I’m passable and still holding it together, but edgy, sexy, and all the y words aren’t in my wheelhouse anymore.

The good news, too, is that unless I start doing the dance of the seven veils (shield your eyes) or other untoward or untenable acts, I won’t lose my job the way my husband did. I could teach my way into my sixties. I’m sure it would be fine, sitting here in the office I’ve occupied for decades. In fact, I know a lot of people who would be thrilled right now to take my spot.

But here’s my thesis, finally (I know you were waiting for it). We are living a very long time, most of us, if we are lucky. But we are living under older rules, the kind created when folks were expected to graduate in their early twenties, find a job, work thirty years and then retire. Then it was time to move to Florida or Phoenix and buy the motor home.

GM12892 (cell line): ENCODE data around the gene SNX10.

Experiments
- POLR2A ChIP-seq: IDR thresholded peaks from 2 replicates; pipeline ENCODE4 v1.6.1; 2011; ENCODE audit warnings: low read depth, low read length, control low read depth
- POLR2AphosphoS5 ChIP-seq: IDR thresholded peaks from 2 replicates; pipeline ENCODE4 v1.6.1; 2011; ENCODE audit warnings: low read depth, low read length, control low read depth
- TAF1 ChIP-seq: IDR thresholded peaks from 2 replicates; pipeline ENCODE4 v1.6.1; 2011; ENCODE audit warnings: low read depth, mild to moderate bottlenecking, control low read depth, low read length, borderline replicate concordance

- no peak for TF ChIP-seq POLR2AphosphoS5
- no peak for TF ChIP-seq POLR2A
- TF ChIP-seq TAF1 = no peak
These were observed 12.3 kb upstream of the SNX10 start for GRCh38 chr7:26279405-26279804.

At fifty-eight, the same age I want to retire, my grandmother moved to Naples, Florida with my grandfather, and she lived there in retirement for another thirty years. Yacht club, bridge club, club club. Dinners, friends, and then assisted living and death. But for most of that time, she was going and moving and doing.

A lot of us want to have those thirty years and not go to the towns cordoned off for the elderly. We want to be engaged in our lives. We want livelihoods. Of course, this is a privileged perspective, having retirement thoughts at all. the fact of my long employment and actual pension a miracle.

But still. We are still here. We aren’t dead yet. Not even close.